“(a) All unions are authorized to collect reasonable contributions for their labor education and research funds.
“(b) Subject to the constitutional right of workers to security of tenure and their right to be protected against dismissal except for a just or authorized cause and without prejudice to the requirement of notice under Article 284 of this Code, the clearance to terminate employment shall no longer be necessary.
“However, the employer shall furnish the worker whose employment is sought to be terminated a written notice containing a statement of the causes for termination and shall afford the latter ample opportunity to be heard and to defend himself with the assistance of his representative if he so desires in accordance with company rules and regulations promulgated pursuant to guidelines set by the Ministry of Labor and Employment. Any decision taken by the employer shall be without prejudice to the right of the worker to contest the validity or legality of his dismissal by filing a complaint with the regional branch of the National Labor Relations Commission. The burden of proving that the termination was for a valid or authorized cause shall rest on the employer. The Ministry may suspend the effects of the termination pending resolution of the case in the event of a prima facie finding by the Ministry that the termination may cause a serious labor dispute or is in implementation of a mass lay-off.”
Section 14. Article 278 of the Labor Code is further amended by adding thereto the following new paragraphs:
“(e) The Minister of Labor and Employment and the Minister of the Budget shall cause to be created or reclassified in accordance with law such positions as may be necessary to carry out the objectives of this Code and cause the upgrading of the salaries of the personnel involved in the Labor Relations System of the Ministry. Funds needed for this purpose shall be provided out of the Special Activities Fund appropriated by Batas Pambansa Blg. 80 and from annual appropriations thereafter.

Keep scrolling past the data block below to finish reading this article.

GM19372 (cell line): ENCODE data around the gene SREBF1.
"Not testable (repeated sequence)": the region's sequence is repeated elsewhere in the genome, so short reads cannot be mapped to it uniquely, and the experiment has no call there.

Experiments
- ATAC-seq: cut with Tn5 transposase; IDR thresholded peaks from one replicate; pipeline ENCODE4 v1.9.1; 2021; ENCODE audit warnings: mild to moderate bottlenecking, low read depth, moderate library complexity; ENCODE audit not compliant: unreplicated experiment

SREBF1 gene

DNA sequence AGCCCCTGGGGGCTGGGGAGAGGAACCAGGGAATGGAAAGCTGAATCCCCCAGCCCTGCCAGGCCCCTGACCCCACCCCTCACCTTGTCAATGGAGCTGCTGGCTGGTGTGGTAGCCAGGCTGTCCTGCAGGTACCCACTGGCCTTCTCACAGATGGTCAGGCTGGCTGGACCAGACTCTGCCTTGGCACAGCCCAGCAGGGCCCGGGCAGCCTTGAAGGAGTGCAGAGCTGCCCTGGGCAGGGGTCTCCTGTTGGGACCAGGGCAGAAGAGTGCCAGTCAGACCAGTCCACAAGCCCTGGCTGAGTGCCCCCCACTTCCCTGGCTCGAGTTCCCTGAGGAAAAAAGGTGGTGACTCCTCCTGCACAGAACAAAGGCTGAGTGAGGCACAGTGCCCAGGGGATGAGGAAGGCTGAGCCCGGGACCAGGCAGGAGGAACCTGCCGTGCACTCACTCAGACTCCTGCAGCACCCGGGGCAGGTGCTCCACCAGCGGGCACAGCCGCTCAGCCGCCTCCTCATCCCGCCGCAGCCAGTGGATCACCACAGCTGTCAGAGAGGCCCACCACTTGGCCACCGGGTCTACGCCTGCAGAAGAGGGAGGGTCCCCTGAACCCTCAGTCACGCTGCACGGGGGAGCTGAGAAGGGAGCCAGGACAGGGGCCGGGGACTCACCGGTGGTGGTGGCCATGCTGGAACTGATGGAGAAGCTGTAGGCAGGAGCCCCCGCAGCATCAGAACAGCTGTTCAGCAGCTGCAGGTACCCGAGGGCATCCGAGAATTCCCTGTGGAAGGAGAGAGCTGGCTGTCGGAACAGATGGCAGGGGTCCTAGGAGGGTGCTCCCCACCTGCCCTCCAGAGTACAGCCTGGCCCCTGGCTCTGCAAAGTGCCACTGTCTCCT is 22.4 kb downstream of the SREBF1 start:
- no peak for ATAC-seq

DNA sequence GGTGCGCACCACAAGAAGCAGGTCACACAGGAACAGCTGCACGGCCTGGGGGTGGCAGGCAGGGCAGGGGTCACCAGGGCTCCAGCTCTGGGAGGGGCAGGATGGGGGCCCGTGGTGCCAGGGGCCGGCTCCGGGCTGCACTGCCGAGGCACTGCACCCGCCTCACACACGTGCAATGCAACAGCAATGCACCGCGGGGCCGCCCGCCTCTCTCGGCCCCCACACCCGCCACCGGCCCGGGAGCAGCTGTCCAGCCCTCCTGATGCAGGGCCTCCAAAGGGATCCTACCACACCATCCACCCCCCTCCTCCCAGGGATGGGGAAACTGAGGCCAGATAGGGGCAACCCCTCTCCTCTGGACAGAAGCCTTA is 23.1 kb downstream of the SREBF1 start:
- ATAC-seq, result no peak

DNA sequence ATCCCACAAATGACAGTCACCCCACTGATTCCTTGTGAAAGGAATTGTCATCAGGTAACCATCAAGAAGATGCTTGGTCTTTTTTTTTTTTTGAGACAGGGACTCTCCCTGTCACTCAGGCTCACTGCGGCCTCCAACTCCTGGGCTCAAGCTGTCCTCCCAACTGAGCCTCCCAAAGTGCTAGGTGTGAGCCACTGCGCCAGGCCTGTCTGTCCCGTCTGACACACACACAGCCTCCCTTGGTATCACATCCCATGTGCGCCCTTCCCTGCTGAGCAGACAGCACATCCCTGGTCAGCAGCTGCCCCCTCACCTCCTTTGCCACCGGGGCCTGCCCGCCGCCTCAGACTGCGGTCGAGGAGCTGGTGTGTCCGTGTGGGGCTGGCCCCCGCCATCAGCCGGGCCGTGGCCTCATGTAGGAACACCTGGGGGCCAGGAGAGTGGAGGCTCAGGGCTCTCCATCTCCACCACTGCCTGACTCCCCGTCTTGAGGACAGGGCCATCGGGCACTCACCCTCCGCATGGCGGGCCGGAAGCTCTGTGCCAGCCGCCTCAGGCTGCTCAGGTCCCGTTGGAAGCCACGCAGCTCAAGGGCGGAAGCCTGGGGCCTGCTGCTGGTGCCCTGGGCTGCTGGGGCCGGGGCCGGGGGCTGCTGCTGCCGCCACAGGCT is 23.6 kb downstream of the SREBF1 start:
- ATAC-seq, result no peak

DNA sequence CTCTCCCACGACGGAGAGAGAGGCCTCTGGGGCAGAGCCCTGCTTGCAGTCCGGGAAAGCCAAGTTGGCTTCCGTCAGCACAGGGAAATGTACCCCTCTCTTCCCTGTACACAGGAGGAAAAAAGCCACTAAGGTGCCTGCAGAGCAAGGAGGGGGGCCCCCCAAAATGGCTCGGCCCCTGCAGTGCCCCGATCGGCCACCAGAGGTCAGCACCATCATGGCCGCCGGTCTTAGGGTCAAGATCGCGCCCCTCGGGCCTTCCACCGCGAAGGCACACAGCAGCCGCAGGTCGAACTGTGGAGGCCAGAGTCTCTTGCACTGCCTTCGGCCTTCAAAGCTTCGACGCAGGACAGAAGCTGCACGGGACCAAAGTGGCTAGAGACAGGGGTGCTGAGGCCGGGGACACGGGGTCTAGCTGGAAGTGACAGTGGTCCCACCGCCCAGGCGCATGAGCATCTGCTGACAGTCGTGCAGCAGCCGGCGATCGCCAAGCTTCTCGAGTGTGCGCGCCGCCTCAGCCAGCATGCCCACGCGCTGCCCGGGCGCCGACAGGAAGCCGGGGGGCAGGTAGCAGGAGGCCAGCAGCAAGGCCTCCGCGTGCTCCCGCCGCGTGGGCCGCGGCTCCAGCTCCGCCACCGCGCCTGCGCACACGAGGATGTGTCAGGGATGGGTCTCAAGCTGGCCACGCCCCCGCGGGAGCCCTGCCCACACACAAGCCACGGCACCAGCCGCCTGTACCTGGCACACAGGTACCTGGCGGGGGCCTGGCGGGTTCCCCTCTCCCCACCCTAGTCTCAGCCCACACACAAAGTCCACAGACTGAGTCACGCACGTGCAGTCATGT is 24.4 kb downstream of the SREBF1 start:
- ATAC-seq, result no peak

“(f) A special Voluntary Arbitration Fund is hereby established in the Bureau to cover voluntary arbitration fees incurred by indigent parties, and for such other related purposes to promote and develop a voluntary arbitration program as may be authorized by the Minister. Funds needed for this purpose shall be provided out of the Special Activities Fund appropriated by Batas Pambansa Blg. 80 and from annual appropriations thereafter.
“(g) The Ministry shall help promote and gradually develop, with the agreement of labor organizations and employers, labor-management cooperation programs at appropriate levels of the enterprise based on shared responsibility and mutual respect in order to ensure industrial peace and improvement in productivity, working conditions and the quality of working life.
“(h) In establishments where no labor organization exists, labor-management committees may be formed voluntarily by workers and employers for the purpose of promoting industrial peace.”
Section 15. Articles 283 and 284 of the Labor Code are hereby amended to read as follows:
“Art. 283. Termination by employer. – An employer may terminate an employment for any of the following just causes:
“(a) Serious misconduct or willful disobedience by the employee of the lawful orders of his employer or representative in connection with his work;
“(b) Gross and habitual neglect by the employee of his duties;
“(c) Fraud or willful breach by the employee of the trust reposed in him by his employer or duly authorized representative;
“(d) Commission of a crime or offense by the employee against the person of his employer or any immediate member of his family or his duly authorized representative; and
“(e) Other causes analogous to the foregoing.”
“Art. 284. Closure of establishment and reduction of personnel. – The employer may also terminate the employment of any employee due to the installation of labor-saving devices, redundancy, retrenchment to prevent losses or the closing or cessation of operation of the establishment or undertaking unless the closing is for the purpose of circumventing the provisions of this title; by serving a written notice on the workers and the Ministry of Labor and Employment at least one (1) month before the intended date thereof. In case of termination due to the installation of labor-saving devices or redundancy, the worker affected thereby shall be entitled to a separation pay equivalent to at least his one (1) month pay or to at least one (1) month pay for every year of service, whichever is higher. In case of retrenchment to prevent losses and in cases of closures or cessation of operations of establishment or undertaking not due to serious business losses or financial reverses, the separation pay shall be equivalent to one (1) month pay or at least one-half (1/2) month pay for every year of service, whichever is higher. A fraction of at least six (6) months shall be considered one (1) whole year.”
Section 16. Articles 220, 228, paragraph (f) of Article 251, Article 266, paragraph (b) of Article 273 of the Labor Code and all provisions of said Code and other laws, orders, decrees and rules and regulations inconsistent with the provisions of this Act, are hereby repealed.
Section 17. This Act shall take effect upon its approval.
Approved, August 21, 1981. (C.B. No. 45)